I got to thinking about biomarkers of health the other day. Someone was watching me eat my chocolate EXO cricket protein bar by breaking off chunks, tossing them into a jar of ghee, and eating with a spoon (highly recommended). They asked what the yellow stuff was. I said It's ghee! He asked what that was. I told him It's clarified butter. "So you're just eating butter?!" Yep! "How's your cholesterol level?" Great! Then the conversation pretty much ended. I didn't want to drag it on by explaining how little dietary cholesterol intake has to do with blood levels of cholesterol. I wasn't in the mood. I was eating. (By the way, this was a doctor I was talking to.)
But I got to thinking: A one-time blood cholesterol reading is just a snapshot at a particular time. It doesn't tell you how it fluctuates or even what that cholesterol is doing. It could have been higher or lower a few hours ago. Is it cleaning things up? Helping form new cells? Or is it getting lodged in your arteries and you're one breath away from a heart attack and impending doom?
Then: Cholesterol isn't even a good marker for heart disease. Most of us know that inflammation is a better predictor of heart disease. So if we really want to know how likely we are to get heart disease, we should be looking at inflammatory markers: CRP, ESR, omega 3:6 ratios, blah blah. (None of this is new information. These are thoughts I've had many times; and gathered from many sources over the last few years.)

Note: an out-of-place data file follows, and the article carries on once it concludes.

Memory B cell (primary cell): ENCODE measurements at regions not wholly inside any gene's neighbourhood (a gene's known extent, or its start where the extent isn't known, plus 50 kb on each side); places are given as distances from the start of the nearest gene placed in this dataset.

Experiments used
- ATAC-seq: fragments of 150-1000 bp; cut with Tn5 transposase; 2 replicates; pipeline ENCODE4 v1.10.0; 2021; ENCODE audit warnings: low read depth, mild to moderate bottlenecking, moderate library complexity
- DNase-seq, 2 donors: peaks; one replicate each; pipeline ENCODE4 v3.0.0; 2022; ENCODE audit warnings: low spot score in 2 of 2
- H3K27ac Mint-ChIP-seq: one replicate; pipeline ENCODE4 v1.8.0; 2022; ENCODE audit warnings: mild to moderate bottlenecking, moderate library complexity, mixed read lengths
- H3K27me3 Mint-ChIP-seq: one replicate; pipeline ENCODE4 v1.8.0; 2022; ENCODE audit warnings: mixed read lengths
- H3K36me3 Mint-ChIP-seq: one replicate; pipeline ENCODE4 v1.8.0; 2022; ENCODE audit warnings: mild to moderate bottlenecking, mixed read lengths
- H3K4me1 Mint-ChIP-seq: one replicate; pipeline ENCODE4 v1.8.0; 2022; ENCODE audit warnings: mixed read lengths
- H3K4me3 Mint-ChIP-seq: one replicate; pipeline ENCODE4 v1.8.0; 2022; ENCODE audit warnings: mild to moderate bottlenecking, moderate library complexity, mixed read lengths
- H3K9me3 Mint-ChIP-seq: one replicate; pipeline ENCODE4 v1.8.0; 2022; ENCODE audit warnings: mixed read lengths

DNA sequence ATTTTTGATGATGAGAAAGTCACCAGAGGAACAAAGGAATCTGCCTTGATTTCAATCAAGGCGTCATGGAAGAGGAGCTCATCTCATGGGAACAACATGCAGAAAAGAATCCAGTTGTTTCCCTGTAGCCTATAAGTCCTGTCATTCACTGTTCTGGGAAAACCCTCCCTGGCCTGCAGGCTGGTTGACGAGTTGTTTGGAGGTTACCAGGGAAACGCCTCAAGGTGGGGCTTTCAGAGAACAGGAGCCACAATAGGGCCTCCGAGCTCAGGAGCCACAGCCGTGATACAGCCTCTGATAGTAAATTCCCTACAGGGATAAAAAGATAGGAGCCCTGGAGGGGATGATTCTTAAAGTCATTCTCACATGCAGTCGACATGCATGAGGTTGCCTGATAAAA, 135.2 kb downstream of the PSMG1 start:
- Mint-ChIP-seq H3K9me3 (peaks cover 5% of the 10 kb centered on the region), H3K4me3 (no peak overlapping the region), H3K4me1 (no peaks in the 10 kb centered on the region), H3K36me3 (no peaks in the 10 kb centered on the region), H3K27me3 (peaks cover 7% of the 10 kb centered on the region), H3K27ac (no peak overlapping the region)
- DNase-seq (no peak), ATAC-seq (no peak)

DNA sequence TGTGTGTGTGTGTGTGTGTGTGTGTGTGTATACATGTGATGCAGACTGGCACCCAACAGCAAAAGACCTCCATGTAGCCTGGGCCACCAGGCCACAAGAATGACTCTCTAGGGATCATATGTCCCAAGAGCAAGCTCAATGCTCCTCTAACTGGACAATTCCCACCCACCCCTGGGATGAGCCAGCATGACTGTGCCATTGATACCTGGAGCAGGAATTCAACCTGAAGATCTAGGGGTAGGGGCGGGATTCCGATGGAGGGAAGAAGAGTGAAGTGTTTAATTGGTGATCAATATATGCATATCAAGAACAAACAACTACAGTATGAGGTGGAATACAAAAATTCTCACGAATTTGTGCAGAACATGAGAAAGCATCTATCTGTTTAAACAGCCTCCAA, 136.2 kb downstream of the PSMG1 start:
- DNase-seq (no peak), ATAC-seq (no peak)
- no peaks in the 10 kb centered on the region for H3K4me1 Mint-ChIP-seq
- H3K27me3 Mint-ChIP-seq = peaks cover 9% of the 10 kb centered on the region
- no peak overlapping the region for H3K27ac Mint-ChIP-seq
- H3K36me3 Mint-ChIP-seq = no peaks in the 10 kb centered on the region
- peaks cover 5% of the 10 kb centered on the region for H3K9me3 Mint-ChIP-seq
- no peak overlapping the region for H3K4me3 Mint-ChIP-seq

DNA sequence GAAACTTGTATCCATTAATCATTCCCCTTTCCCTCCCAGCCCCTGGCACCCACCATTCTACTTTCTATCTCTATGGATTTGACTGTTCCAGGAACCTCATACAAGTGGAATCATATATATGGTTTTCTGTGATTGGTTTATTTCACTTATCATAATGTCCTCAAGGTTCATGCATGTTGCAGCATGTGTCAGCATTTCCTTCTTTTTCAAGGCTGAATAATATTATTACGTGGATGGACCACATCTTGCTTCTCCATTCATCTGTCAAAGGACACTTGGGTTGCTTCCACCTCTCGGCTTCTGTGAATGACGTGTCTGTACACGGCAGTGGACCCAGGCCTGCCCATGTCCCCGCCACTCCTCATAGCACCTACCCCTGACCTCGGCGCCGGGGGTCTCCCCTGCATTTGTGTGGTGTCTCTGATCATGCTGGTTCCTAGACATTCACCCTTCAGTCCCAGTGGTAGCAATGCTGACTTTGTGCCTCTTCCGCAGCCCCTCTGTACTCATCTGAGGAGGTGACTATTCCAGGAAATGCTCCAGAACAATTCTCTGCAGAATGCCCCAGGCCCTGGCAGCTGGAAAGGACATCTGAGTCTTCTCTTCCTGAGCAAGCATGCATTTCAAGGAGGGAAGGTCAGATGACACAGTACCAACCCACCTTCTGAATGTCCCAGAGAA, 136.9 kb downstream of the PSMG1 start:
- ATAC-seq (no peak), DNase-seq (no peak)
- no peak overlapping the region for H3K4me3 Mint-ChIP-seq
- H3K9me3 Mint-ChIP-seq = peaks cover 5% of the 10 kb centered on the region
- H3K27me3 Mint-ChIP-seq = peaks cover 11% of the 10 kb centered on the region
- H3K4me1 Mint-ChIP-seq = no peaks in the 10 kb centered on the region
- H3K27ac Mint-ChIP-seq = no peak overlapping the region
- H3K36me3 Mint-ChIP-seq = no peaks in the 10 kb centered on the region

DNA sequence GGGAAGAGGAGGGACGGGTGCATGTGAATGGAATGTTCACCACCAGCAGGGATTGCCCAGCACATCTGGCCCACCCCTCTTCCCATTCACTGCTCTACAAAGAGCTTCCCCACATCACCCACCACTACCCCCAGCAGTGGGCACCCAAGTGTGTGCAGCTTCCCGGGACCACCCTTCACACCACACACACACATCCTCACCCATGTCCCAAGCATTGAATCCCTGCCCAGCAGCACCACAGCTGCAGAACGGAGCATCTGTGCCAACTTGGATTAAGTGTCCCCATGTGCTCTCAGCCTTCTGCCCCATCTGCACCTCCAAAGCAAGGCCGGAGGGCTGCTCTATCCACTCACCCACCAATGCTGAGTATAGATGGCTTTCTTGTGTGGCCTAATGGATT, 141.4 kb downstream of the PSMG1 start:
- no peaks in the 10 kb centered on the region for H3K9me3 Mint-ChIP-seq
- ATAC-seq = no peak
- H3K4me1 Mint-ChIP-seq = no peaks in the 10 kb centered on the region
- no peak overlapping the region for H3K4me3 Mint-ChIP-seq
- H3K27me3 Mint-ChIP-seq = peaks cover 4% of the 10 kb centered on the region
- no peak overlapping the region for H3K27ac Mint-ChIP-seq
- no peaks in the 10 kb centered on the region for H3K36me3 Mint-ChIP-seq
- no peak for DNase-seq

But who wants to go through and look at all those levels? After all, those would be just other markers in time. You'd need to draw levels every hour or so for a week or two to get a true indication of how much your body is inflamed. And that would get pretty expensive (plus you'd have a lot of holes in your skin).
So no more labs?! I believe that for the average, relatively healthy person (read: no chronic diseases), blood levels of these biomarkers are of little value. Now, I'm not saying never get checked, or that they're useless. Obviously if your cholesterol levels come back crazy high (or low), you need to do some further testing and work with a smart health-care team to help figure out what's going on. But if you're generally healthy, I wouldn't even bother getting most of these labs done (I am NOT a doctor!!).